The best thing to do is to see a lawyer who specializes in estate planning and probate.  You will bring to that meeting everything you can find about the deceased’s assets and finances: deed, mortgage papers, bank statements, brokerage statements, pension papers, etc., and, of course, the will, if the deceased had one.

At that meeting, the attorney can tell you what steps to take next.  You’ll discuss exactly what needs to be done on the home, bank accounts, life insurance policies, etc.  And you may even learn that you don’t need to file a probate with the court!

It turns out that quite often, filing a probate is not necessary.  And it also often turns out that all you need is the one meeting with the attorney and then you can handle the rest on your own.

The bottom line is that when a loved one dies, it’s a good idea to meet with an attorney.  Even if you decide to proceed on your own, you will know that you have a good roadmap.

Paying Your Caregiver Under the Table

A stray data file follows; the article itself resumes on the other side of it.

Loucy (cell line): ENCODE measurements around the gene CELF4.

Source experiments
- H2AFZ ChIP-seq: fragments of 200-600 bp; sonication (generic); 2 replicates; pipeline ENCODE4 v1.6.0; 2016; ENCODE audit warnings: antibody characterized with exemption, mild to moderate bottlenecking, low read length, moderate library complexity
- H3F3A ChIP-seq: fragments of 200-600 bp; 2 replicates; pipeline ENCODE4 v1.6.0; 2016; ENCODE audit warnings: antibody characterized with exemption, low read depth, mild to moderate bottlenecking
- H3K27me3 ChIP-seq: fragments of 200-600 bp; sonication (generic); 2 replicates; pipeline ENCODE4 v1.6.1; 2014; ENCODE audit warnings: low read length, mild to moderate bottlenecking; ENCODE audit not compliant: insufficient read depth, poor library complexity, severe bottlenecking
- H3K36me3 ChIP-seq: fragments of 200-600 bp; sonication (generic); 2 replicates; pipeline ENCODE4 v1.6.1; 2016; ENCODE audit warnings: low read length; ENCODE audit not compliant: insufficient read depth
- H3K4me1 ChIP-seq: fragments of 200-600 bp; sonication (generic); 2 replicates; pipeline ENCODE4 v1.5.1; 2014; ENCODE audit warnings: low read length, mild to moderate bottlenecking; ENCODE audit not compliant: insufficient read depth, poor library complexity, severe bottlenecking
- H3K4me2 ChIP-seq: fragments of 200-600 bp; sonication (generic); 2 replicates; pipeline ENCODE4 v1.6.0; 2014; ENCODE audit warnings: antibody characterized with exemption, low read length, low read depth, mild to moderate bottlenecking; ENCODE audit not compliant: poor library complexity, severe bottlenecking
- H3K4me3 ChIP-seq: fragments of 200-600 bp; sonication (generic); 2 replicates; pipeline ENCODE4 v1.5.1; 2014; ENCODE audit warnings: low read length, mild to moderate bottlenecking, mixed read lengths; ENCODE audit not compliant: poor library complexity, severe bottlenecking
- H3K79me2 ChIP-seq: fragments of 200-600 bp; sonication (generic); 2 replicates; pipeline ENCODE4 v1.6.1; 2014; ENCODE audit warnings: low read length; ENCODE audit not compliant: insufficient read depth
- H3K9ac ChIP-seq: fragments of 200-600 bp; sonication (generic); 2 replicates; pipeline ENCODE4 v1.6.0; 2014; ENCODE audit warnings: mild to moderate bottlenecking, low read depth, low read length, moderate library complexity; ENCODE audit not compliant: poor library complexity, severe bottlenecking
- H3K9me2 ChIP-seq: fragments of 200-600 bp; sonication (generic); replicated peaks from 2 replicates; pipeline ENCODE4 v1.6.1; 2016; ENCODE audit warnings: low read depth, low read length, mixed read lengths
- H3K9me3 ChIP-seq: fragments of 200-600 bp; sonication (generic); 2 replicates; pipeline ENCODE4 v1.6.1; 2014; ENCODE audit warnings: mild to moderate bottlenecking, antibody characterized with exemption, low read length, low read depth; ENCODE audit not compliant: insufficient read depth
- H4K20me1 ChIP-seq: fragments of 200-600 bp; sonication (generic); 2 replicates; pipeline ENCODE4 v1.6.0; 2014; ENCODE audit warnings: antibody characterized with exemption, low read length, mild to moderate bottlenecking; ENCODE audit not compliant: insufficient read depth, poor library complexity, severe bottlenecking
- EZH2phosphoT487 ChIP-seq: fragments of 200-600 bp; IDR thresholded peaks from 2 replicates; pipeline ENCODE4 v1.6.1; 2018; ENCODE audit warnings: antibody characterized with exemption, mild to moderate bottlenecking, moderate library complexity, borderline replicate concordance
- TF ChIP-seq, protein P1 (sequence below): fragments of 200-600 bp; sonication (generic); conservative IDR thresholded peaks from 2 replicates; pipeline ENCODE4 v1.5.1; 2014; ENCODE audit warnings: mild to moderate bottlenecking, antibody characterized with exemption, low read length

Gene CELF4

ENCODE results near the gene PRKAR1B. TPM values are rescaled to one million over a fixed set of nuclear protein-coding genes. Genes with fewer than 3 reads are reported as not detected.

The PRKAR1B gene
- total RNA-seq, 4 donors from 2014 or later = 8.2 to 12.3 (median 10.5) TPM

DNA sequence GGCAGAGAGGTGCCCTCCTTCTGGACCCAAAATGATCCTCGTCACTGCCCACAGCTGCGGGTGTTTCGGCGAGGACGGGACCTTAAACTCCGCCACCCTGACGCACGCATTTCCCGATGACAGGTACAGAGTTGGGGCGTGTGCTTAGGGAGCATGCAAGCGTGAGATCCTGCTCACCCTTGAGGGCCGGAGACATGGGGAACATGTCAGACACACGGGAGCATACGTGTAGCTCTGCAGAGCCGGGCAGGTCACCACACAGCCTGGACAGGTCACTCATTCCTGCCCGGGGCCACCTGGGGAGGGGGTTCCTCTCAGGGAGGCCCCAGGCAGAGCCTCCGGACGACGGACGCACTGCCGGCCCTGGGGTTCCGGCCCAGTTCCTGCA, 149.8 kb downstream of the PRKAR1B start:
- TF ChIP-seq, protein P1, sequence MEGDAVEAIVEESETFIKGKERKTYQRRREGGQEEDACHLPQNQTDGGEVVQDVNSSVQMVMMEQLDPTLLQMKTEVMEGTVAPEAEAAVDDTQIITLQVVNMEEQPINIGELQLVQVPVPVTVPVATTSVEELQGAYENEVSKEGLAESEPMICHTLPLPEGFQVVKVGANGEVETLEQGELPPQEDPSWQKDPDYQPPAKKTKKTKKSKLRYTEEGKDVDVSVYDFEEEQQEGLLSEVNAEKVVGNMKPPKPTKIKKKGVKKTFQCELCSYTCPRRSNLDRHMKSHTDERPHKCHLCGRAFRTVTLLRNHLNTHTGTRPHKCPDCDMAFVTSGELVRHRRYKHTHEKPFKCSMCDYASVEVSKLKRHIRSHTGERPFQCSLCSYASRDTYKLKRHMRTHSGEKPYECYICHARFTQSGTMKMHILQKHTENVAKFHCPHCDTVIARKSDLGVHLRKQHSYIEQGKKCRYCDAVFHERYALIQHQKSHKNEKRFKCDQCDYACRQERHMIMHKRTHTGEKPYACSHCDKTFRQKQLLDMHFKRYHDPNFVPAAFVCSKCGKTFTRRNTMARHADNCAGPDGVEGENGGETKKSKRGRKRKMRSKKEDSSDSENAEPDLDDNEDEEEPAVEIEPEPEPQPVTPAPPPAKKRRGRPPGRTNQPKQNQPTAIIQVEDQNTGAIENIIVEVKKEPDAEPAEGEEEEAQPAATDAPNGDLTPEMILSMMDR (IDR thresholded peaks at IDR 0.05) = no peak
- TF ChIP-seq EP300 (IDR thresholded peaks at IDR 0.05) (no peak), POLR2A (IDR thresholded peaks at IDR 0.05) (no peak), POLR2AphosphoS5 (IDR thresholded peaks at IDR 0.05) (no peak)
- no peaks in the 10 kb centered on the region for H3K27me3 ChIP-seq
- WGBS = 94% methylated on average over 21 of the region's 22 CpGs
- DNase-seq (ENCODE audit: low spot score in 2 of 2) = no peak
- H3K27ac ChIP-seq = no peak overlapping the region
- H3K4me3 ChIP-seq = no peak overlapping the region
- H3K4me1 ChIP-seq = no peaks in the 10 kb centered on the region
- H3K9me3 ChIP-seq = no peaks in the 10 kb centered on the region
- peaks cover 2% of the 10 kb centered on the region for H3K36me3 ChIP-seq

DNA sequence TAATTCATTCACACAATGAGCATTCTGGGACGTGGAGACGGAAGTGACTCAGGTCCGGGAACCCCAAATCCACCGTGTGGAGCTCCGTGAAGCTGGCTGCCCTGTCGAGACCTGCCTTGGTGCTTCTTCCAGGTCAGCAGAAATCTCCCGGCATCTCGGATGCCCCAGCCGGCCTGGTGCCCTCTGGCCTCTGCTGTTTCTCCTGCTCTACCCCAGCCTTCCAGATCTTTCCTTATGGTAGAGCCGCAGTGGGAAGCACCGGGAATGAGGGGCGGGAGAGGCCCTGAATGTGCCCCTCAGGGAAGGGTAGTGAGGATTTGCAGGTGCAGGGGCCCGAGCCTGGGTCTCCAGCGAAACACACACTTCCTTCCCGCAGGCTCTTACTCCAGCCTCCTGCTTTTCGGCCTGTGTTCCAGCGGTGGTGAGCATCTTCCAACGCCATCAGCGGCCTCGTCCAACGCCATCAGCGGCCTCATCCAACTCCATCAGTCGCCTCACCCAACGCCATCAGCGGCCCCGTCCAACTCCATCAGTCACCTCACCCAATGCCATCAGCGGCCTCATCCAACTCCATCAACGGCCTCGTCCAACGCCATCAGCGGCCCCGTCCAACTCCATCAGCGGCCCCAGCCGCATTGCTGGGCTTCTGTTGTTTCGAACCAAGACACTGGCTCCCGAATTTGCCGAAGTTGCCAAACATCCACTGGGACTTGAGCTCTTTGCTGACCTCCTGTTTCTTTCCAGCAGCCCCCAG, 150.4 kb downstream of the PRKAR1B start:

September 20, 2018

Filed under: Caregiver Issues,Financial,Living at Home — Alexis @ 1:47 PM

Hiring a caregiver is an expense, no question about it.  Some families are lucky enough to be able to find the perfect caregiver among their circle of close family and friends.  When finding a caregiver on their own rather than through an agency, lots of families prefer to pay the caregiver under the table because it’s cheaper than using payroll.  And lots of caregivers prefer direct payments because they make more that way – wouldn’t we all prefer to make more money?

But here’s the problem with this arrangement.  Or more precisely, several problems:

  1. Both the employer and the caregiver are committing tax fraud. You really don’t want to be caught for this.
  2. The caregiver, by not using payroll to pay into her Social Security history, is setting herself up for a lower Social Security payment upon retirement. This will make things a lot harder on her in what are supposed to be her golden years.
  3. The caregiver is not covered by worker’s compensation in the event of injury. That leaves her in a lurch if she gets hurt on the job.  Or, it leaves the family in a lurch, as she can try to sue the employer to recover for her injuries.
  4. The caregiver is not covered by state unemployment benefits when the job ends.